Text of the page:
(Bloomberg) -- When Erik Prince, a major Trump donor and private security mogul, traveled to Caracas in November for secret talks with Venezuela’s vice president, he was not, it turns out, the central figure orchestrating the meetings.
That person was a controversial British deal-maker by the name of Ian Hannam, according to people familiar with the situation. Hannam, a former JPMorgan banker, arranged the trip as part of his yearlong scouting effort for possible gold investments in the crisis-battered nation, the people said. Prince’s meeting with Vice President Delcy Rodriguez has been reported; Hannam’s role hasn’t.
The discussion of mining ventures with Rodriguez raises fresh questions about whether Prince, a Michigan native and brother of Education Secretary Betsy DeVos, violated U.S. law against doing business with sanctioned officials. Hannam is British and not subject to the same restrictions.
The trip is part of an intense behind-the-scenes scrimmage for Venezuela’s wealth and resources as it grapples with political gridlock, international sanctions and a humanitarian crisis. Juan Guaido, the opposition leader who’s recognized as interim head of state by the U.S. and more than 50 countries, is wrestling for control of the legislature with a lawmaker backed by President Nicolas Maduro and Russia.
The plan for the November bid was to see if Prince could help with security in the dangerous gold mining regions of Venezuela where Hannam sought business, one of the people said. Prince, a former U.S. Navy SEAL and founder of the security firm Blackwater, also pushed for the freedom of six imprisoned Citgo executives during his visit. His effort to secure their release -- five are dual U.S. citizens -- offered an official reason for Prince’s trip that wouldn’t contravene sanctions, several people said. Those prisoners were later moved to house arrest.
Contacted for comment, Hannam declined to provide details, saying only, “We never discussed business or the Citgo Six.”
A lawyer for Prince, Matthew Schwartz, said his client went to Caracas “as a private citizen” and “received clear legal guidance which he scrupulously followed. While there, he did not discuss any business nor did he receive anything of value.”
Elliott Abrams, the State Department’s special envoy for Venezuela, said lasts month that the meetings “would appear to violate U.S. sanctions.”
Vice President Rodriguez didn’t respond to a request for comment.
Hannam is no stranger to Venezuela. In 2008, while at JPMorgan, he was the financial adviser for a deal in which the Russian miner Peter Hambro invested in a Venezuelan gold mining venture with Vancouver-based Rusoro Mining Ltd. At the time, Rusoro was the partner of choice for Hugo Chavez’s government.
Much In Common
Prince and Hannam have much in common. Both have military backgrounds, a proclivity for controversy and a taste for nations under duress where the risks are as great as the potential rewards.
Both tried to do business in Afghanistan. Hannam co-founded a U.S. company called Centar, which has been trying to develop copper and gold assets in the war-torn nation. In Oct. 2018, he said Centar had secured approval to develop those assets from the Afghan government after years of delay, thanking the Trump administration and U.S. Defense Department for funding the tender process. Centar is not developing the assets now because the area is controlled by the Taliban, which is operating the mines.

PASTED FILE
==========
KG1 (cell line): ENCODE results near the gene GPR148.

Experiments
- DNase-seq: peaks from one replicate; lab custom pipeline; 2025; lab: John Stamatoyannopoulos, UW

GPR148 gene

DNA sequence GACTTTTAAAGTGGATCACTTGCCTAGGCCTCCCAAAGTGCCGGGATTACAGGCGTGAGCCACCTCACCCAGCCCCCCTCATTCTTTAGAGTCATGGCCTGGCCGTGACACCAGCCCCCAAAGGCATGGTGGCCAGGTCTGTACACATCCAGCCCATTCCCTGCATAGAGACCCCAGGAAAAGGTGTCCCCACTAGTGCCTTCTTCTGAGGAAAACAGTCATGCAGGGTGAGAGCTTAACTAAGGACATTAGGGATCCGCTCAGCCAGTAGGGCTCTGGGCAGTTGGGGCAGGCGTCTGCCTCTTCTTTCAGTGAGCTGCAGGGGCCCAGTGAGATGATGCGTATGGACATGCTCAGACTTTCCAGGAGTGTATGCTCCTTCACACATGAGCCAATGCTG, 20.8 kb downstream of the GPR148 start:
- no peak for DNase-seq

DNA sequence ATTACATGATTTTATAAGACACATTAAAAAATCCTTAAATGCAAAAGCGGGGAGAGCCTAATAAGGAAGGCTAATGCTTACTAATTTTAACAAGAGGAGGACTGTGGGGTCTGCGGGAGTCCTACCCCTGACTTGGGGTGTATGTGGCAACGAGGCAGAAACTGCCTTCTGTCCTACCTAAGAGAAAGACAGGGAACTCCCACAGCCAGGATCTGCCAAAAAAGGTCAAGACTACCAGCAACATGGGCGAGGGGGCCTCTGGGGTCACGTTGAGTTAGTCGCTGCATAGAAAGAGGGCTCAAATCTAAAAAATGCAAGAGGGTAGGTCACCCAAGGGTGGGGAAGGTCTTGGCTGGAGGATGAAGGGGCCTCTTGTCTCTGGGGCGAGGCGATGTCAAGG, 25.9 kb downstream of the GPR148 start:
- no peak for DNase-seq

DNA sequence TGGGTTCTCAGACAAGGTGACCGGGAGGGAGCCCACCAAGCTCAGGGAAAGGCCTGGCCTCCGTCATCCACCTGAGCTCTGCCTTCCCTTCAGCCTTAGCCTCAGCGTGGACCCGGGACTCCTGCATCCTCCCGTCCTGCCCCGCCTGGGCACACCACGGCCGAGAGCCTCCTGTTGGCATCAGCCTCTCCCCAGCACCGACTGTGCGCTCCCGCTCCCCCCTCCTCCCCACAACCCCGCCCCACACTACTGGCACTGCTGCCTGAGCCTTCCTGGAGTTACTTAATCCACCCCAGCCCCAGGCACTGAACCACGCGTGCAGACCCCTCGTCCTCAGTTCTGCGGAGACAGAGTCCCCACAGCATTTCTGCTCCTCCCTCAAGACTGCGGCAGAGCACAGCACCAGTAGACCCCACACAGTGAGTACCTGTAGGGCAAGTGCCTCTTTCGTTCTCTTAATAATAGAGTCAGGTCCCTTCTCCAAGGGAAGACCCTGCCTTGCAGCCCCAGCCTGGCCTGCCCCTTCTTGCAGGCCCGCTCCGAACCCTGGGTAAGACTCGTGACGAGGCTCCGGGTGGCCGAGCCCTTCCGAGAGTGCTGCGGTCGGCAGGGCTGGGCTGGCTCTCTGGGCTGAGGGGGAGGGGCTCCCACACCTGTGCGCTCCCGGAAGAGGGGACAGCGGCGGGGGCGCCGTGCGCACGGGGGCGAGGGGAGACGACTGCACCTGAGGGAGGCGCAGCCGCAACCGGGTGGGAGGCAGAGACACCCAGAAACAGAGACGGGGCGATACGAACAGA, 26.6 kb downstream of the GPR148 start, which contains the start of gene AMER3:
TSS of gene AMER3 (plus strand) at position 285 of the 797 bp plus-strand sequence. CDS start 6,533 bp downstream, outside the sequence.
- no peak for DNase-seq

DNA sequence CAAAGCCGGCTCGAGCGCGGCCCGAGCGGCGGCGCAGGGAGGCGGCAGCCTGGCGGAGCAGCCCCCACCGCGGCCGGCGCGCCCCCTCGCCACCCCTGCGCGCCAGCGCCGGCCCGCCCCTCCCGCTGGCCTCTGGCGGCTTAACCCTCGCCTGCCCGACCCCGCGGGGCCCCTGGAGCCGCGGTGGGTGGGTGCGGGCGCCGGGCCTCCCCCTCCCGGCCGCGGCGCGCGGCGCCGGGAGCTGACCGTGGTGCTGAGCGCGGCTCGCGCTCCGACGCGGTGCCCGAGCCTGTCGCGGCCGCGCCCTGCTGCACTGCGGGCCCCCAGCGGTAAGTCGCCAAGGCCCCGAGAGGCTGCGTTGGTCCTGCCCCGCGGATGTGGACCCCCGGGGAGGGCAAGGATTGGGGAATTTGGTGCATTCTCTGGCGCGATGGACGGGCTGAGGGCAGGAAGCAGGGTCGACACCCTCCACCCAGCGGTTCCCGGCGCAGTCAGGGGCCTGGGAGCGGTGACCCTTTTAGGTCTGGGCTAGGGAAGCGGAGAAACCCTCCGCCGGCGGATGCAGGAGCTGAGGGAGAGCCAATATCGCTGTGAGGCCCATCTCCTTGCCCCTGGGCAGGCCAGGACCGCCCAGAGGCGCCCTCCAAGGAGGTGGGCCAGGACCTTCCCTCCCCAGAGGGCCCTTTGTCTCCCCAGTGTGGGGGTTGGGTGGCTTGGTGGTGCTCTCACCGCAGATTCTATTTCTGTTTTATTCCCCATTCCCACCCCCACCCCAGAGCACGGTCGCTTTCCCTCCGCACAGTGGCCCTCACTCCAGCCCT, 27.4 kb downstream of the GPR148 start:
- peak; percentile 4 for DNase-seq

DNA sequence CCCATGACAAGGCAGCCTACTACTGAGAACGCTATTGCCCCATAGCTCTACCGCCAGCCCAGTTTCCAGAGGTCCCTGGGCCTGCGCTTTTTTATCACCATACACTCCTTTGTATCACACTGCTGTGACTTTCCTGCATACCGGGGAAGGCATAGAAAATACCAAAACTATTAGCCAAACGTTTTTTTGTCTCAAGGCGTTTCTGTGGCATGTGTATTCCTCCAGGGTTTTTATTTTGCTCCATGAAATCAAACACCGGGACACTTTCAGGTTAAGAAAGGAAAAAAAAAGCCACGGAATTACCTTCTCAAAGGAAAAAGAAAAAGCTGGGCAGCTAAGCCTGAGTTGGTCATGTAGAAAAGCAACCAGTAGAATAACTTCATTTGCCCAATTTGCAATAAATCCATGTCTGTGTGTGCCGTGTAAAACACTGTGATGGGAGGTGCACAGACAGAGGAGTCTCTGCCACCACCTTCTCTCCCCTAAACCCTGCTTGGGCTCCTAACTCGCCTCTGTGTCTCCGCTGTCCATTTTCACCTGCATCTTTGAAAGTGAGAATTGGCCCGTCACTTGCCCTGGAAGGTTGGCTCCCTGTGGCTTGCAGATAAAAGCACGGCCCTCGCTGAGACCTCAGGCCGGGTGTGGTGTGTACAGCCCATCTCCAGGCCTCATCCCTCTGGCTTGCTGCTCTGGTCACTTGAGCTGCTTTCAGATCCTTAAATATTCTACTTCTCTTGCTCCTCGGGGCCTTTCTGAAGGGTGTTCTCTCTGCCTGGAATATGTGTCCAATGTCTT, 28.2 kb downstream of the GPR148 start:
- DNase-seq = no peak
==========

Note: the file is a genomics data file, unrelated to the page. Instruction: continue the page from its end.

The year before, Prince pitched a plan to President Donald Trump to privatize the war in Afghanistan using security contractors funded by the nation’s strategic mineral resources.
Blackwater, owned by Prince before he sold it a decade ago, became infamous after its employees shot unarmed Iraqi civilians in 2007. Hannam, a former Special Forces captain in the British military, was once called the “King of Mining” for his role advising major miners such as BHP Billiton and helping orchestrate the $90 billion Glencore-Xstrata merger. In 2014 he was fined £450,000 by the U.K.’s Financial Conduct Authority for market abuse. Hannam, who didn’t contest the penalty, was said to have disclosed inside information to a potential customer in 2008 about his client Heritage Oil Plc. It was never suggested he’d acted for personal gain. After the decision, he was permitted to continue operating in the City of London.
Early in 2019, Prince proposed a plan that called for thousands of soldiers-for-hire to oust Maduro. On the November trip he made a less aggressive pitch to send security personnel to help pave the way for new presidential elections -- the Trump administration’s end goal.
U.S. officials have denied that Prince acted as their secret envoy and have threatened to sanction him. Yet Prince told confidants he was cleared to go by multiple senior officials and traveled under the protection of a special license obtained by a law firm that represents a Citgo 6 family, two people familiar with the matter said.
--With assistance from Jose Enrique Arrioja.
To contact the reporters on this story: Stephanie Baker in London at email@example.com;Ben Bartenstein in New York at firstname.lastname@example.org
To contact the editors responsible for this story: David Papadopoulos at email@example.com, Ethan Bronner
For more articles like this, please visit us at bloomberg.com
Subscribe now to stay ahead with the most trusted business news source.
©2020 Bloomberg L.P.